Empress Joséphine Bonaparte’s tiaras set to auction at Sotheby’s – ‘Finest delicate work’

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Joséphine de Beauharnais is remembered as Napoléon Bonaparte’s wife and the one who convinced him to reinstate slavery in the French colonies after it was first abolished in 1794. Her name is now back in the news cycle thanks to an upcoming auction at Sotheby’s London.

After being owned in a private UK collection for more than 150 years, two tiaras that Sotheby’s recognized as part of the Empress’ possessions will be up for auction on December 7.

“When the family came to us with these tiaras they said they had once belonged to Joséphine,” Kristian Spofforth, jewellery specialist at Sotheby’s, told The Telegraph UK.

“Often with cases like this you look at the piece of jewellery in question and say, ‘Absolutely no chance’.

“This was the opposite.

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“I picked them up and thought, ‘Yes – this ticks every single box for Josephine, from the design to the classical references.

“And the fact that there were very few people in Europe in that period who could have owned something like this.”

Rumour has it, the Empress had to sell off most of her jewels to cover huge debts when Napoléon divorced her.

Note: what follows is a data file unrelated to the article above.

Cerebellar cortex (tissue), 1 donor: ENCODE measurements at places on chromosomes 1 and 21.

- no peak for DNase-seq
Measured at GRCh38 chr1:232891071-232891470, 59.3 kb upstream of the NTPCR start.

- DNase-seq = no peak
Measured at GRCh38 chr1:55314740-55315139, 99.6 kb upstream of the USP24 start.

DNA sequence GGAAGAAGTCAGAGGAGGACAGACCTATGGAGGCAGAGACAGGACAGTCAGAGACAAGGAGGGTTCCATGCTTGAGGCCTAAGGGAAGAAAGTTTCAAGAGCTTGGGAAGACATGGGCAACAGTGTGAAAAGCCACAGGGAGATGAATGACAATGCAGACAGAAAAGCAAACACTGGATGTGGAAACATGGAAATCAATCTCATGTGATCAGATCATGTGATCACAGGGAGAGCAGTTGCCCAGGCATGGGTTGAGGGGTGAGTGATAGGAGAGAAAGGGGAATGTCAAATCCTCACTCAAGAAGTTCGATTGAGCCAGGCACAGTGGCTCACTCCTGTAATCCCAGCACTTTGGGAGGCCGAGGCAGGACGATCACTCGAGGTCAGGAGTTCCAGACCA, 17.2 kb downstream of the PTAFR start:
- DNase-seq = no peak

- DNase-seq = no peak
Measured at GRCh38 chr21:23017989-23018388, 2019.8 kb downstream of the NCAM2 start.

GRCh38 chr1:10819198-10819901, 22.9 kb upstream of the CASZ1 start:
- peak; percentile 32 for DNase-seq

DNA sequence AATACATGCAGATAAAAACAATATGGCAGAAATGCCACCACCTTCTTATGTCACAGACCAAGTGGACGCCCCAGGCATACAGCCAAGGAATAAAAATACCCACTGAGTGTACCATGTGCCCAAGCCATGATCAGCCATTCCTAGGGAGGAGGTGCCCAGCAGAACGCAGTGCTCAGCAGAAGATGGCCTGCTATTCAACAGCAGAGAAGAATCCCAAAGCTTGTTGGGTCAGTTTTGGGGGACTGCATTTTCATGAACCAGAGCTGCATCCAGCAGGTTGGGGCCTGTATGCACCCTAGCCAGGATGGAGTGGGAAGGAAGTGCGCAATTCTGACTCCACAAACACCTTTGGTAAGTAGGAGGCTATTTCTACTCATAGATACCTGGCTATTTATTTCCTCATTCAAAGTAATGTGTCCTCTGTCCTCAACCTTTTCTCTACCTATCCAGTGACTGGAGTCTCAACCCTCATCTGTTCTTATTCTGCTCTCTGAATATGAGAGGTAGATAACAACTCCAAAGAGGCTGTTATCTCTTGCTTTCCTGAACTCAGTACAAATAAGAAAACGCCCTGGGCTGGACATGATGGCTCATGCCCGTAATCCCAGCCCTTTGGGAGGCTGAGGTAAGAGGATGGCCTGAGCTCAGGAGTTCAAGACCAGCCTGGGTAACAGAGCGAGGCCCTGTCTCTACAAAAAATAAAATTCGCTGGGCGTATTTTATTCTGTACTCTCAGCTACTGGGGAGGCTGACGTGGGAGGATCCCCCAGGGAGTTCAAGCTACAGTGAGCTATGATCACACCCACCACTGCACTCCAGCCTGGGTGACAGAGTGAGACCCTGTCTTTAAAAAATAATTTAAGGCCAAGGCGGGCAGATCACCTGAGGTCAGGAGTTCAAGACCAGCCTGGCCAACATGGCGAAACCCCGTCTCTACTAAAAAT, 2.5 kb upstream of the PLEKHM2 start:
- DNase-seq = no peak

The tiaras both pay homage to ancient Rome with cameos representing figures of the mythology.

When Napoléon and his wife came into power, they used references from the Roman Empire to legitimize their new government with regal style and symbols.

Their tiaras, jewels and fashion are all imprinted with a Neoclassical style.

The two artefacts will come with a set of accessories that were all reportedly Joséphine’s.

They are set with cameos engraved with classical heads, some thought to be ancient, which were believed to endow the wearer with the qualities they depicted such as heroism, faithfulness, and love.

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“By being the first to incorporate these cameos and intaglios into her dress, wearing them side by side with pearls and diamonds, she created an entirely new fashion that swept Paris and the world, based on Neoclassical forms,” Kristian Spofforth told Town and Country magazine.

“The jewels offered here demonstrate the finest delicate work by the finest French workshops, and, today, there are hardly any comparable pieces in the world,” she added.

Most neoclassical designs were taken apart and remodelled once fashions shifted, which make these pieces an especially great discovery.

The first tiara, immortalised on Joséphine’s head in an 1808 portrait painted by Andrea Appiani, is decorated with blue champlevé enamel and set with twenty-five carnelian intaglios engraved with classical heads.

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The diadem will come with a pair of matching pendant earrings, a hair comb, and a belt ornament set with a carnelian cameo of Bacchus, all offered in their 19th-century leather case.

The other tiara features five cameos depicting Zeus, Medusa, Dionysus, Pan, and Gaia, offered with a belt clasp and ornament, also in their original fitted case.

Combined, the items are made out of gold, carnelian and enamel. and are expected to fetch between $410,000 (£297k) to $690,000 (£500k) but could go for much more.

In 2018, a pearl and diamond pendant that belonged to the ill-fated Queen Marie Antoinette, who was Joséphine’s predecessor, sold for a record $36m (£26m).

It had been valued at just $2m (£1,45m) prior to the auction.

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